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The Fish Market

January 28, 2011
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I spent last weekend visiting college friends in Santander, which is on the northern coast of Spain.  Despite the common claim that, ironically, the best seafood in Spain can be found in landlocked Madrid, I found the fish culture in Santander to be spectacular.  Seafood holds a special place in all Spanish cuisine, but Santander is a city defined by its maritime location; it’s sprawled out along the Cantabrian coast in wide streets that are permeated by the wonderful smell of salty sea.  If you go out for pinchos (similar to tapas), you’re sure to find seafood in many forms: fried fish balls, tuna salad topped with an anchovy, queso fresco with fresh tomato and an anchovy, oysters, etc.  And if you walk along the beach at the right time of day, you’ll undoubtedly see a handful of fishing boats bringing in the day’s catch.

One of the recipients of that catch, which is a mere two blocks’ walk from my friends’ front door, looks something like this:

Despite the terrible lighting, here you can see some of their wares.  If you order a whole fish, you can have it prepared for you the way you like (although I might stand back if I were you–some of the women wielding the fish-beheading knives looked a little scary, and they didn’t mess around):

Most of those shellfish were still alive, by the way.  Since they were hardly moving in all that ice, it took me a while to figure that out, but I was impressed once I did.  It doesn’t get much fresher than that!

One of the most impressive things we saw was a man scaling fish.  I repeat: these people don’t mess around.  Scales were literally flying everywhere, and the employees who hose down the floor were washing mountains of them down the drains.  I probably would have captured the moment if another fishmonger hadn’t walked in front of my camera at just the right moment, but you get the idea:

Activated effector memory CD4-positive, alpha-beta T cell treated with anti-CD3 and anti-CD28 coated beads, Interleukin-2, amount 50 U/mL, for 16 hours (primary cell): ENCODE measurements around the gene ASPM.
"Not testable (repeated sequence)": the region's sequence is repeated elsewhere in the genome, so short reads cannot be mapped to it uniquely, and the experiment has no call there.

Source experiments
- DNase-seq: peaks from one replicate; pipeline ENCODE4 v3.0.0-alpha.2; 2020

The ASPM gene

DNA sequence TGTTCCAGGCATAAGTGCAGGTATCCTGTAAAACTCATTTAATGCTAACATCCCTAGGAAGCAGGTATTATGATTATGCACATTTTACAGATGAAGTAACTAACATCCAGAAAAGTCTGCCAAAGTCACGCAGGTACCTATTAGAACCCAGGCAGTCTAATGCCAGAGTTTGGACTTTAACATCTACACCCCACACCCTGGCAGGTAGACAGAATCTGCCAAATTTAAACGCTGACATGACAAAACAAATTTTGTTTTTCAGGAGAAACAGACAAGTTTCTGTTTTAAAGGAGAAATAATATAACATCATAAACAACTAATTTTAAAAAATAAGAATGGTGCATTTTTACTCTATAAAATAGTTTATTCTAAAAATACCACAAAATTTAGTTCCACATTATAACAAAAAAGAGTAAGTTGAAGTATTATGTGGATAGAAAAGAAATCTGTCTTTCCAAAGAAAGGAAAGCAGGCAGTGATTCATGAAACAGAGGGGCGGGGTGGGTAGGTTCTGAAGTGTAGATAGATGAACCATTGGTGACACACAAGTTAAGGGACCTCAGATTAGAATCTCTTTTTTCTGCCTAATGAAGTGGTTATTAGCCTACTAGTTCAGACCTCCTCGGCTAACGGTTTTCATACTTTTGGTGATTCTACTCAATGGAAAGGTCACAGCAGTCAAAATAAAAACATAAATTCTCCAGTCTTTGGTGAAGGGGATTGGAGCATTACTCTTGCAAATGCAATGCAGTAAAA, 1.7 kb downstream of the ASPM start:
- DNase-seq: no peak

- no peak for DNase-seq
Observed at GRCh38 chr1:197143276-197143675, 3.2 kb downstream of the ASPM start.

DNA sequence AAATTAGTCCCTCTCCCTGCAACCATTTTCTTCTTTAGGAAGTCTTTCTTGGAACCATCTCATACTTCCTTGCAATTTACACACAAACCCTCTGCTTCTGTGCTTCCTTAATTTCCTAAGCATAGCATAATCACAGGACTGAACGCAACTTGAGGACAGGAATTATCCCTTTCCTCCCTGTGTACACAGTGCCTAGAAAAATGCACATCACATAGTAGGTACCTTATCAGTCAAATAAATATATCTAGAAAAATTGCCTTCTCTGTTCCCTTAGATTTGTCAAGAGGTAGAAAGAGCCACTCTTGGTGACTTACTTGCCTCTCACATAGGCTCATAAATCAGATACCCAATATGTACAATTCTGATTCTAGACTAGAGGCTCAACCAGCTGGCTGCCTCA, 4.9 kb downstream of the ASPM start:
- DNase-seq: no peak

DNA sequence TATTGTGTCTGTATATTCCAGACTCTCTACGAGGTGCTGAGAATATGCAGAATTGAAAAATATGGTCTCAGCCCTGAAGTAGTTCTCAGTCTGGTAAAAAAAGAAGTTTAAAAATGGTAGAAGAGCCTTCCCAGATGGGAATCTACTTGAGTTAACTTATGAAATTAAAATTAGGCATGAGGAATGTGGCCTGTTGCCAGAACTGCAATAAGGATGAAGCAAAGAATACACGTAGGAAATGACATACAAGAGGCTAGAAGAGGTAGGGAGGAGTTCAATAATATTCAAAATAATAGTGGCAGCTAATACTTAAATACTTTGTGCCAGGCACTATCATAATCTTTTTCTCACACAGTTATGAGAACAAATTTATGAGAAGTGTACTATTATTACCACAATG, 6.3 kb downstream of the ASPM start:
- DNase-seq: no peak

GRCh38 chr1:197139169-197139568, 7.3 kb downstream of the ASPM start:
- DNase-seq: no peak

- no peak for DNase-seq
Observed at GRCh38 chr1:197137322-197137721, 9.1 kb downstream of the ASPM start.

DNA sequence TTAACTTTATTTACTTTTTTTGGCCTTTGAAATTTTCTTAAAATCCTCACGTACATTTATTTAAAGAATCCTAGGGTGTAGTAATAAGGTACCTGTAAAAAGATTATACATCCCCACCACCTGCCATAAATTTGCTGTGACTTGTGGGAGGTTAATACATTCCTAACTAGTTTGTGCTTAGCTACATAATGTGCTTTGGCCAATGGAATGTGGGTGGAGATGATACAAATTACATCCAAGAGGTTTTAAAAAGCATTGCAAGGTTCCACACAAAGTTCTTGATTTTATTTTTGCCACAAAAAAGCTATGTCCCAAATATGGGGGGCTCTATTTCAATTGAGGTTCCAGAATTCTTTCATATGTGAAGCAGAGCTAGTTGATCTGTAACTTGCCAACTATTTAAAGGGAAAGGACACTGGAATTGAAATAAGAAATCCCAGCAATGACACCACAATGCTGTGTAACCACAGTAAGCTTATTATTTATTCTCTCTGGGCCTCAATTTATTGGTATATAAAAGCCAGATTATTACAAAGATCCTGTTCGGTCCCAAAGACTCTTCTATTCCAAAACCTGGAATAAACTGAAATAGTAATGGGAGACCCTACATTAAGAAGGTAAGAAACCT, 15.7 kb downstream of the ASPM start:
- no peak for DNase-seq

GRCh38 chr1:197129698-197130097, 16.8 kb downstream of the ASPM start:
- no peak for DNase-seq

For the three of us, we ordered three fresh salmon steaks, at which point the vendor asked, “¿Os pongo verde?” As it turns out, the “green” he had offered us was parsley; if you want, several sprigs of parsley come for free with purchase of amazing fish.  Not a bad deal.

Back at home, alongside some oven-roasted cauliflower, we enjoyed the salmon pan-fried in butter and herbs with just a squeeze of lemon juice.

It.  Was.  Delicious.

And I can’t wait to check out the fish markets in Madrid to see how things compare.

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4 Comments leave one →
  1. Andrea permalink
    January 28, 2011 1:07 AM

    Oooh, I love salmon! I’m about to go to bed and that last picture made me salivate.

  2. Fiona permalink
    January 30, 2011 1:24 PM

    That last picture is amazing! Jealous/hungry x10000… this market in Santander looks like so much fun. I miss wet markets 🙂

    Hamburg has a famous fish market, by the river, that’s open only till 9.30 or 10 every Sunday. It’s pretty hard to get up in time for it, so a lot of people spend the night out and then hit it up when it opens at 5am (in the winter, they have to party till 7am). At the end of the morning the vendors try to sell the remaining of their wares by having a ’10 euro basket’, into which they throw more and more fish until someone bites and buys it (like a reverse auction).

    • January 30, 2011 9:24 PM

      I’ve never heard the term “wet market,” but I love it–considering the number of times I’ve almost slipped and fallen, I think it makes complete sense. And I’ll be sure to hit up the one in Hamburg if I’m ever visiting there; I love the idea of a 10 euro basket!

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